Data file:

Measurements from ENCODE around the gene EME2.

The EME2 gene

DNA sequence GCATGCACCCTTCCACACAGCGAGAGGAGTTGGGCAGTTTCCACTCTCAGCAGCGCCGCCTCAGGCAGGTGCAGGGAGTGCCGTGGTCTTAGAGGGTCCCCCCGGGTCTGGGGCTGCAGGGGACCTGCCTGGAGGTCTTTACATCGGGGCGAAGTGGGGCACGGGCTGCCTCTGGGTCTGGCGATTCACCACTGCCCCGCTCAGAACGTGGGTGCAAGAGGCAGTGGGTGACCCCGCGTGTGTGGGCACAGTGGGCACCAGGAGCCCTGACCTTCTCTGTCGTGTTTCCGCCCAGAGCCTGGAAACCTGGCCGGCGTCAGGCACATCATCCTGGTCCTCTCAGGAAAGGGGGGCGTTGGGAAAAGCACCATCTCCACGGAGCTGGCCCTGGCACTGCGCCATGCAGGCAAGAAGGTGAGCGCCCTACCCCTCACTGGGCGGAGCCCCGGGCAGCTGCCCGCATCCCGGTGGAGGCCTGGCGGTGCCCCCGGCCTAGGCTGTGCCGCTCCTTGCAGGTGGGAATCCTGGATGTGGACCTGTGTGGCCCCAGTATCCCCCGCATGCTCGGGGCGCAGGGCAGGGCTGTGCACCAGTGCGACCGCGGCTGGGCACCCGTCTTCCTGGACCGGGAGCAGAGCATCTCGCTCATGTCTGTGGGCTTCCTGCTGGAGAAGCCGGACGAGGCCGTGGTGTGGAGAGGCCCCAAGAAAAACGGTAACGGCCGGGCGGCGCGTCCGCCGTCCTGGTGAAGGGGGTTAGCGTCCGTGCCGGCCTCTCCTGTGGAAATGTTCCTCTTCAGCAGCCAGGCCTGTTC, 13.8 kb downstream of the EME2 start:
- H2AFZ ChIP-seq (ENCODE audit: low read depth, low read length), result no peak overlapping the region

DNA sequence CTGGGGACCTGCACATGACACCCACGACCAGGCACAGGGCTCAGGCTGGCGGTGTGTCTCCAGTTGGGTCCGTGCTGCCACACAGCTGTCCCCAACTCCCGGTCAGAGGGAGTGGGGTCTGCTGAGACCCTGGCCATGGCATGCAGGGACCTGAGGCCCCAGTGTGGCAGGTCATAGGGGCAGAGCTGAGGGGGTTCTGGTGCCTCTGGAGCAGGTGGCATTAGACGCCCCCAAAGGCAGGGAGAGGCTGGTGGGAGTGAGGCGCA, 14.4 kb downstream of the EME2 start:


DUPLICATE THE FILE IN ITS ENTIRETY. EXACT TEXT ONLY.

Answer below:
Measurements from ENCODE around the gene EME2.

The EME2 gene

DNA sequence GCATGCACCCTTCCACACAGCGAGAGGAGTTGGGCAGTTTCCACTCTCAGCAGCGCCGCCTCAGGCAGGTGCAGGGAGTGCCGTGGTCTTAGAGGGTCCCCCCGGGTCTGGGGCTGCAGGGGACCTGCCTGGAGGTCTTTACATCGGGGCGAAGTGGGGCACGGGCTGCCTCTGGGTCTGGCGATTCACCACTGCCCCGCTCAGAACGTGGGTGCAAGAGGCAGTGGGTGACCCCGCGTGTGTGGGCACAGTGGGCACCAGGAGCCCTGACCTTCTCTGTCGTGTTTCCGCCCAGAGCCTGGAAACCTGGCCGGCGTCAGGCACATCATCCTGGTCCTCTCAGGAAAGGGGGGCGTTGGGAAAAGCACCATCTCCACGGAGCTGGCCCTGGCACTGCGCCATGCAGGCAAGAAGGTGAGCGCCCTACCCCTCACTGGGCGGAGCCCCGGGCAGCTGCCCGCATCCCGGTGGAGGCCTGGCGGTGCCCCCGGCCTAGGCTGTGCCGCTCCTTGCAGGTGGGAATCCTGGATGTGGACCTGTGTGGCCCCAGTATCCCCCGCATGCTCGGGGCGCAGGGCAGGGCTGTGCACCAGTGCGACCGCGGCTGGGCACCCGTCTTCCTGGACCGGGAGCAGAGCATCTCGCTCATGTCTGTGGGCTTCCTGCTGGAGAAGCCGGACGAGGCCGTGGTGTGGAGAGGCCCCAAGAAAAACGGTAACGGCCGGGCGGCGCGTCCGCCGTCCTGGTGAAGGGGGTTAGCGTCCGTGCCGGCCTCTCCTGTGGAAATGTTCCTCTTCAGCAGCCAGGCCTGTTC, 13.8 kb downstream of the EME2 start:
- H2AFZ ChIP-seq (ENCODE audit: low read depth, low read length), result no peak overlapping the region

DNA sequence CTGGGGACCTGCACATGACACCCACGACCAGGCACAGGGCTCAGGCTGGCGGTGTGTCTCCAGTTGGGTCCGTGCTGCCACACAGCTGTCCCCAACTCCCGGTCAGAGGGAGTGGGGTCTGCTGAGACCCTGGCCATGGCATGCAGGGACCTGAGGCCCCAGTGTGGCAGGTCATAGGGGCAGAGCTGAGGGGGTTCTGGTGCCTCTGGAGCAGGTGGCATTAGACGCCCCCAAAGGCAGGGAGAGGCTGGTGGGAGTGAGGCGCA, 14.4 kb downstream of the EME2 start: